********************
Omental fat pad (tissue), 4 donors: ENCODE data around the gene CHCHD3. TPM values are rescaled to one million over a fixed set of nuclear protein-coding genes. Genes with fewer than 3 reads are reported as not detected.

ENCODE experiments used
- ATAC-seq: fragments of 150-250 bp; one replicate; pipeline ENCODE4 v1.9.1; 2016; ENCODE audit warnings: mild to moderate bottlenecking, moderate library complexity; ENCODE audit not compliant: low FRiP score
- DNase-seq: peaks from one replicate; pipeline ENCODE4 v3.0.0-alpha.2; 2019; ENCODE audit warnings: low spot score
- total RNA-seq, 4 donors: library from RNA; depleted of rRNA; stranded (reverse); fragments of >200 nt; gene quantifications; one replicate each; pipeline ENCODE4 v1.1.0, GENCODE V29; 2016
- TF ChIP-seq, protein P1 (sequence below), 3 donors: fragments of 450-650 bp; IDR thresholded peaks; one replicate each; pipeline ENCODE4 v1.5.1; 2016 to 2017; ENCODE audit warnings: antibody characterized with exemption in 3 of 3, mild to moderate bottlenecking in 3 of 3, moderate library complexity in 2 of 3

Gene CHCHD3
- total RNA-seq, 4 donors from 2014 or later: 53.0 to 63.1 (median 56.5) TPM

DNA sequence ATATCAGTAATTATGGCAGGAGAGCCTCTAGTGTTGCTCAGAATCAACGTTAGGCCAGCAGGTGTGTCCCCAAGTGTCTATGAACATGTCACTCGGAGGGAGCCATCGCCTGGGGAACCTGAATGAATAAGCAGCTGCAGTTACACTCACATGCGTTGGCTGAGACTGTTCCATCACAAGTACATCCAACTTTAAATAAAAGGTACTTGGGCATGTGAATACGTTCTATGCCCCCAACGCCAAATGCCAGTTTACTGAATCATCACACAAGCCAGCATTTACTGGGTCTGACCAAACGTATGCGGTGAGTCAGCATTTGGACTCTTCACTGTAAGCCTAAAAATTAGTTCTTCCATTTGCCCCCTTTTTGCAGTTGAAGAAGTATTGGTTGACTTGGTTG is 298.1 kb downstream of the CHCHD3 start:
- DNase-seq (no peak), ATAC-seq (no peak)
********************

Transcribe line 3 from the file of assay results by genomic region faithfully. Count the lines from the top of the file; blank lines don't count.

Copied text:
- ATAC-seq: fragments of 150-250 bp; one replicate; pipeline ENCODE4 v1.9.1; 2016; ENCODE audit warnings: mild to moderate bottlenecking, moderate library complexity; ENCODE audit not compliant: low FRiP score